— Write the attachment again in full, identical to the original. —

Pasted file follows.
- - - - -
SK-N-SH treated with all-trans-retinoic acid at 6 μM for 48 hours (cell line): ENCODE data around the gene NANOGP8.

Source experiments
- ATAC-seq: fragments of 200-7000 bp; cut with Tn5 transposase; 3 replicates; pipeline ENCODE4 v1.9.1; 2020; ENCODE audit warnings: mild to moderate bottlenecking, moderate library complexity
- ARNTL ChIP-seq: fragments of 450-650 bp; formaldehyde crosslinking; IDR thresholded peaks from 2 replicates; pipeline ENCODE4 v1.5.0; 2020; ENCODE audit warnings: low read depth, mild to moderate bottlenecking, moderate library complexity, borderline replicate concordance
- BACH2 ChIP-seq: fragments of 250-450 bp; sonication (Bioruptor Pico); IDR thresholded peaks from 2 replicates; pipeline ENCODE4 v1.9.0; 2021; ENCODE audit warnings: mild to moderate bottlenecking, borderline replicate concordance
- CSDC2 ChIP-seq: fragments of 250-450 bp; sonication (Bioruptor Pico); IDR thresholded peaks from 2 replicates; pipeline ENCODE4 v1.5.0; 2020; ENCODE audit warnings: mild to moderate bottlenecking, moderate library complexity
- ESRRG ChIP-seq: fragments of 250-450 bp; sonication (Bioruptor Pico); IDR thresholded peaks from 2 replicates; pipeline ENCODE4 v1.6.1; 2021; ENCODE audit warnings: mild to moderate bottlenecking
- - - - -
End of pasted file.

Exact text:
SK-N-SH treated with all-trans-retinoic acid at 6 μM for 48 hours (cell line): ENCODE data around the gene NANOGP8.

Source experiments
- ATAC-seq: fragments of 200-7000 bp; cut with Tn5 transposase; 3 replicates; pipeline ENCODE4 v1.9.1; 2020; ENCODE audit warnings: mild to moderate bottlenecking, moderate library complexity
- ARNTL ChIP-seq: fragments of 450-650 bp; formaldehyde crosslinking; IDR thresholded peaks from 2 replicates; pipeline ENCODE4 v1.5.0; 2020; ENCODE audit warnings: low read depth, mild to moderate bottlenecking, moderate library complexity, borderline replicate concordance
- BACH2 ChIP-seq: fragments of 250-450 bp; sonication (Bioruptor Pico); IDR thresholded peaks from 2 replicates; pipeline ENCODE4 v1.9.0; 2021; ENCODE audit warnings: mild to moderate bottlenecking, borderline replicate concordance
- CSDC2 ChIP-seq: fragments of 250-450 bp; sonication (Bioruptor Pico); IDR thresholded peaks from 2 replicates; pipeline ENCODE4 v1.5.0; 2020; ENCODE audit warnings: mild to moderate bottlenecking, moderate library complexity
- ESRRG ChIP-seq: fragments of 250-450 bp; sonication (Bioruptor Pico); IDR thresholded peaks from 2 replicates; pipeline ENCODE4 v1.6.1; 2021; ENCODE audit warnings: mild to moderate bottlenecking